Welcome Holberton School Peru! While Peru is known for its Machu Picchu’s stunning views – it is also one of Latin America’s fastest-growing startup scenes. In 2018, Peru attracted more impact-investment capital than Mexico, a long-time leader in the region. In 2019 a new record was set for the amount of capital invested into local startups, with a 24% increase compared to 2018. Before the pandemic, Peru already had a deficit of 17,000 software engineers, a number estimated to grow dramatically due to COVID-19 acceleration on digital transformation. 

This acceleration will affect all industries as stated by Juan Carlos Tassara, Edifica Executive Director:

“The real estate, as well as other traditional industries, increasingly need to introduce new technologies to differentiate themselves. Holberton’s proposal prepares the talent that Peru needs in a fast and innovative way, talent that will drive the country’s digital transformation.”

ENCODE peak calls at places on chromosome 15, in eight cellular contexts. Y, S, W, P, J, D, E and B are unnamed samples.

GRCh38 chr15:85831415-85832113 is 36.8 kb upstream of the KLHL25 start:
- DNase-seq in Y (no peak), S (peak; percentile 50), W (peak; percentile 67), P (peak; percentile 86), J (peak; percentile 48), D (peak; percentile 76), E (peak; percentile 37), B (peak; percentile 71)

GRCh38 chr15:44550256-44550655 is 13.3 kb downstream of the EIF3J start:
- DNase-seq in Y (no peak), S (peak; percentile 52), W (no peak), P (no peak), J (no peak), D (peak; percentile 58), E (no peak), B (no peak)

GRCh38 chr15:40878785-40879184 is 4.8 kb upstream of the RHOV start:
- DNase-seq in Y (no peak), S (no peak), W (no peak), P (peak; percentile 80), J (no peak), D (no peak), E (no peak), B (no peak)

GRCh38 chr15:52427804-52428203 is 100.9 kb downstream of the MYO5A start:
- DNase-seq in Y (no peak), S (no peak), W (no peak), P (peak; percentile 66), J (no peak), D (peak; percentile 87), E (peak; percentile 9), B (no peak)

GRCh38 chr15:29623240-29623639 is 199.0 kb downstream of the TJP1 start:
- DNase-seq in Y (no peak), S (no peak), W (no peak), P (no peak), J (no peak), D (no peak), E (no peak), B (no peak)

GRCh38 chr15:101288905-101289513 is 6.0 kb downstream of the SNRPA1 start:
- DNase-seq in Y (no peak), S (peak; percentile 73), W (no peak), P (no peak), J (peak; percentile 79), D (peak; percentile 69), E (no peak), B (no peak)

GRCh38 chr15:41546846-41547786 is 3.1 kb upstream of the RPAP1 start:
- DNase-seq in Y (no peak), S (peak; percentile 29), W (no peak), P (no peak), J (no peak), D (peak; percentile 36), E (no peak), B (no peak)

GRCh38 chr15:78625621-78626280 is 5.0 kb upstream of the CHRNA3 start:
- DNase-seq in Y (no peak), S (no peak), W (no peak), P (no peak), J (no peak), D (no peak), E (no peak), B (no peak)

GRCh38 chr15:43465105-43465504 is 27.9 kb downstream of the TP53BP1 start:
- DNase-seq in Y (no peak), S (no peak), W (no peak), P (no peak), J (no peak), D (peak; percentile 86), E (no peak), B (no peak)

Holberton School comes to Peru in alliance with social entrepreneurs Valery Vargas and Gabriel Bedoya. Due to the COVID-19 pandemic, the campus will first open as a remote program providing its education entirely online; facilities will open in Lima as soon as possible.

To help make Holberton’s education financially accessible, multiple ways to finance tuition will be available: upfront payment, monthly payments, loans, or Income Share Agreements. Also, scholarships will be offered. 

“For the first cohort, and because we know how this pandemic has impacted thousands of students that had to stop their careers, we will offer 15 full-tuition scholarships,” says Holberton School Peru Co-founder Valery Vargas.

The school will begin welcoming its first cohort of students in January 2021. Check out the Holberton School Peru campus page to learn more!

How a Foundation turned Tulsa into a startup city